Yi 移, also called yiwen 移文, wenyi 移文, yishu 移書 or gongyi 公移, was a type of document used as a dispatch or letter addressed to equals or persons of inferior standing. It has the character of instruction and admonition, and is often used in combination with documents of the type xi 檄, leading to the expression xi-yi 檄移 or yi-xi 移檄. While the latter is directed to an adversary, yi are used to convince or encourage allies.
Yi and xi documents were used in pre- and early imperial times, for instance, in Sima Xiangru's 司馬相如 (179-117 BCE) Nan Shu fulao 難蜀父老. From the Wei period 曹魏 (220-265) on, yi documents were parts of military dispatches addressed to functionaries and commanders. The literary critique Wenxin diaolong 文心雕龍 (ch. Xi yi 檄移) explains with a word-pun that yi meant yi 易 "to change", i.e. to move a document to another institution.
Other exemplary yi documents are Wei Ao's 隗囂 (d. 33 CE) Yixi gao junguo wen 移檄告郡國文, Yu Pu's 虞溥 (c.238-300) Yigao shuxian 移告屬縣, Lu Ji's 陸機 (261-303) Yi baiguan 移百官 or Kong Zhigui's 孔稚珪 (447-501) Beishan yiwen 北山移文.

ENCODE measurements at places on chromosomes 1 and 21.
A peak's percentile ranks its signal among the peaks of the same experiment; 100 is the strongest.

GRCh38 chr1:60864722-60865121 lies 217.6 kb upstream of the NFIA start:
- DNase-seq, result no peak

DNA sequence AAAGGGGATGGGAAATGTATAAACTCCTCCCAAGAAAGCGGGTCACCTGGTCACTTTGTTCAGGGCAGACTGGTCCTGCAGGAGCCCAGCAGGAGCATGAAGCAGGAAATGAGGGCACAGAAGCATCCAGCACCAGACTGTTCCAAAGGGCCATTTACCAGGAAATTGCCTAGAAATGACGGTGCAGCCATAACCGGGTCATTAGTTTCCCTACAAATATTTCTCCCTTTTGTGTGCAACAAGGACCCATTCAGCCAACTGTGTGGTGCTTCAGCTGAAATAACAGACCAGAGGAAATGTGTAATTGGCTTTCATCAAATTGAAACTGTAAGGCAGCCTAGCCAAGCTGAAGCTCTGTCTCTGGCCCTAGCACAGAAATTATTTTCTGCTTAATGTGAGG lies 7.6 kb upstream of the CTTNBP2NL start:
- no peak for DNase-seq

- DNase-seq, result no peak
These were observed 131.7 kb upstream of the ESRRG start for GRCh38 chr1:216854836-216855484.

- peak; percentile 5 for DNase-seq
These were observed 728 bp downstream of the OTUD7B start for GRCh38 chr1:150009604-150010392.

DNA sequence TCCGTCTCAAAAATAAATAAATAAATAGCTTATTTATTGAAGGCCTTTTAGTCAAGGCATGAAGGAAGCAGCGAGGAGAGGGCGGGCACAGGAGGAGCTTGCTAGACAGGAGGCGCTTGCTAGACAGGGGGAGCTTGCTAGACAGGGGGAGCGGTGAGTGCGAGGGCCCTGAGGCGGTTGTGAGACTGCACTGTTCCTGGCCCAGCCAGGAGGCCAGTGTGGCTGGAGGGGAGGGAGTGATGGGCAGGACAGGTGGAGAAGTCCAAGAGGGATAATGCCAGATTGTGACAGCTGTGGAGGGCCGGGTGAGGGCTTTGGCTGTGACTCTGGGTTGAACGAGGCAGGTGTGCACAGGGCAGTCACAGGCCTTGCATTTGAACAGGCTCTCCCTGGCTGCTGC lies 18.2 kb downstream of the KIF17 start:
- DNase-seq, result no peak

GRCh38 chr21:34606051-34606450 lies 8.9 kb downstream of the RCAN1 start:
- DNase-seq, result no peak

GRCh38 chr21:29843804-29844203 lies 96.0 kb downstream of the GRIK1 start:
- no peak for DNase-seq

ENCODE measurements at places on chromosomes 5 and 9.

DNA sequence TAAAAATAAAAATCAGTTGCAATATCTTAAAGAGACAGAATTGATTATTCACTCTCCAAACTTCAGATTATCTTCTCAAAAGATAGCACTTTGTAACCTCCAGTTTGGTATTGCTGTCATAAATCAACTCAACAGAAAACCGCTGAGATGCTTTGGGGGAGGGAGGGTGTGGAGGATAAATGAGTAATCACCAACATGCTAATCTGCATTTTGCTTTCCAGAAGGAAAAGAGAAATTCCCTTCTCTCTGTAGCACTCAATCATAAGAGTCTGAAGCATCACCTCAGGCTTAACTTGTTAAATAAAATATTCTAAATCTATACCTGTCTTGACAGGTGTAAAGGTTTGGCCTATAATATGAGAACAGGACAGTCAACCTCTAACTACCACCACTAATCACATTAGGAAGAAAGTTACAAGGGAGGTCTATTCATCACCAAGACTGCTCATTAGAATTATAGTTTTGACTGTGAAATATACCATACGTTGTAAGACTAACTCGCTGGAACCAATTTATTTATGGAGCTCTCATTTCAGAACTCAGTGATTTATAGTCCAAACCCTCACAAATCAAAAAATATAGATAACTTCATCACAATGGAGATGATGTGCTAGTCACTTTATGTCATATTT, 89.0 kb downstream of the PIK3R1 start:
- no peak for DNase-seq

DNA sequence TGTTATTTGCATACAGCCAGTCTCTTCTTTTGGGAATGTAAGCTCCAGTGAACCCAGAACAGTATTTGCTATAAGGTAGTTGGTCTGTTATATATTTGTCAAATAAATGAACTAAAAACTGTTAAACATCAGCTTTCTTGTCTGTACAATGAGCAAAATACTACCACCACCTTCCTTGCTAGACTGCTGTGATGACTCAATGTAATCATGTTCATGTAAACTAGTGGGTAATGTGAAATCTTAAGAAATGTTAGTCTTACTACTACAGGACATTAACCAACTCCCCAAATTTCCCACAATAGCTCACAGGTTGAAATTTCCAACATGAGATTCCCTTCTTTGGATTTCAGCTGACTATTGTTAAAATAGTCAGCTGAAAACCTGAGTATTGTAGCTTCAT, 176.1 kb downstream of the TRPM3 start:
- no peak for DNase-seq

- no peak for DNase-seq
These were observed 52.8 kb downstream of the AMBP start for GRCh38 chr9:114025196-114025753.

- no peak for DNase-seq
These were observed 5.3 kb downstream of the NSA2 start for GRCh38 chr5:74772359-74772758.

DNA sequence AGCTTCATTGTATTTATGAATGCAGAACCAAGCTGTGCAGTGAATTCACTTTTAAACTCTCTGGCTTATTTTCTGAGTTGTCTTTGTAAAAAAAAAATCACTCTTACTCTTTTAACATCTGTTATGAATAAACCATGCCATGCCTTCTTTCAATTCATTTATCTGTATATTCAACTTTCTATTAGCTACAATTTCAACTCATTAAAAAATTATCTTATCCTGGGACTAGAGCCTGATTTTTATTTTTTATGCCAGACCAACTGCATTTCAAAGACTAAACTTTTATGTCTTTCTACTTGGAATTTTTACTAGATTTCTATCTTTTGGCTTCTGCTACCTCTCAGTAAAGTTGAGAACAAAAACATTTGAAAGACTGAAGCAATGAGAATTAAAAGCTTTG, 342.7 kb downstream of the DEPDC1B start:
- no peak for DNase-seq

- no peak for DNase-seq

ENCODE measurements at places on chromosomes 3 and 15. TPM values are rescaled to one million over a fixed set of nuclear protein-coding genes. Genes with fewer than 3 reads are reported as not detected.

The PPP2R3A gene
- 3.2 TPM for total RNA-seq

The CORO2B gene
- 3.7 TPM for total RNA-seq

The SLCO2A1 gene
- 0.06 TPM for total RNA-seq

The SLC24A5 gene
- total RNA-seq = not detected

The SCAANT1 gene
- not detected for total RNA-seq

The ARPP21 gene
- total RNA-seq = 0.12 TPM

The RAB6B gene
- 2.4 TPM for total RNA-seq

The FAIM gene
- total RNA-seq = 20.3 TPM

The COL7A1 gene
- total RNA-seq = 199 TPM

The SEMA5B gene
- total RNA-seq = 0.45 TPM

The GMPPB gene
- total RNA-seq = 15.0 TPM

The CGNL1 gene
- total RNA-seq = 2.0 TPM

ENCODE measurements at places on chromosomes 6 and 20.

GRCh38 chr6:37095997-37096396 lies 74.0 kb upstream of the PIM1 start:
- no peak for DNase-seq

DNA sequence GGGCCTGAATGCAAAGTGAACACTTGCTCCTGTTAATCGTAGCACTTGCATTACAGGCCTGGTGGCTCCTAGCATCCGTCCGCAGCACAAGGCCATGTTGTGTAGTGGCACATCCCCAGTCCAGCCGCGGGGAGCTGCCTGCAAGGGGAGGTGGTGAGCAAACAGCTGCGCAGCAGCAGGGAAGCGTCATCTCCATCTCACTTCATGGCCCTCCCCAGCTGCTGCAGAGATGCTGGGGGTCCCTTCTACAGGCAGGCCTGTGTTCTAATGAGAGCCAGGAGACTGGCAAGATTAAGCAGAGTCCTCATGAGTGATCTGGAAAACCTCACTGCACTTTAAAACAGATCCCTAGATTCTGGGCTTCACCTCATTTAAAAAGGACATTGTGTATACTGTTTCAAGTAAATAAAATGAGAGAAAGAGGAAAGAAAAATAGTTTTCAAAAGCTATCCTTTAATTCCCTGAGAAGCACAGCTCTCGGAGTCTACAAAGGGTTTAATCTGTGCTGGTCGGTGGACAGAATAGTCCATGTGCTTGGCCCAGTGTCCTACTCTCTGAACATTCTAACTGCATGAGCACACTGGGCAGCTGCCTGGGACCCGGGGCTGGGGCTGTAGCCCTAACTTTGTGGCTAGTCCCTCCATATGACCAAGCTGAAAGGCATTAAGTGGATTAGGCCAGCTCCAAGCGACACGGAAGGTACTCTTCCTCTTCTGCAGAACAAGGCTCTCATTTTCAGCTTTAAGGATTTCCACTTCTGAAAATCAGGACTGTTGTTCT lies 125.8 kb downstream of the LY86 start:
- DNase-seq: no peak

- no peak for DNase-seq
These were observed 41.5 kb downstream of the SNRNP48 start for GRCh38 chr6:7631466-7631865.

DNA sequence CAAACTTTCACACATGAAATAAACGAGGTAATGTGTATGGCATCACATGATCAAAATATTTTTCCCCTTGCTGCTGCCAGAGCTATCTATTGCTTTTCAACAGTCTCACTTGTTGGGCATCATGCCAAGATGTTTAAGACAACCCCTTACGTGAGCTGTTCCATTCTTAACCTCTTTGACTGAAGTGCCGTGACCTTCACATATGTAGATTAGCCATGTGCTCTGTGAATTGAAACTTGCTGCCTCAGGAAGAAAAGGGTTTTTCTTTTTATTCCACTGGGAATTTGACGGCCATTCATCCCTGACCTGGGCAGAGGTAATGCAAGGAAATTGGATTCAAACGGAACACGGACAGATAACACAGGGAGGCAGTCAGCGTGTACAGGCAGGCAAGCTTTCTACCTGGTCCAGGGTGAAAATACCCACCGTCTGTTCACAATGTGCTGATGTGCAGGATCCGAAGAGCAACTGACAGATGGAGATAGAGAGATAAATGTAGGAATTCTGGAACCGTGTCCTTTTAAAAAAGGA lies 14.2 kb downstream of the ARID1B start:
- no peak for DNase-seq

Yet yi-type documents were also used as dispatches between Central government institutions of the same level. During the Tang period 唐 (618-907), they were one of three types of lateral documents, the others being guan 關 "orders, instructions" and ci 刺 "announced communication". If sent to an institution of lower rank of the local administration (provinces, regions), yi-type documents were issued by one of the three departments (sansheng 三省).
For lateral documents between Central Government institutions, the administration of the Song dynasty 宋 (960-1279) used the term xingyi 行移, while the word die 牒 was used on the local level. The word yi was still used during the Qing period 清 (1644-1911) for dispatches between different institutions of the same level.
The word yi can also be used verbally, "to send a document".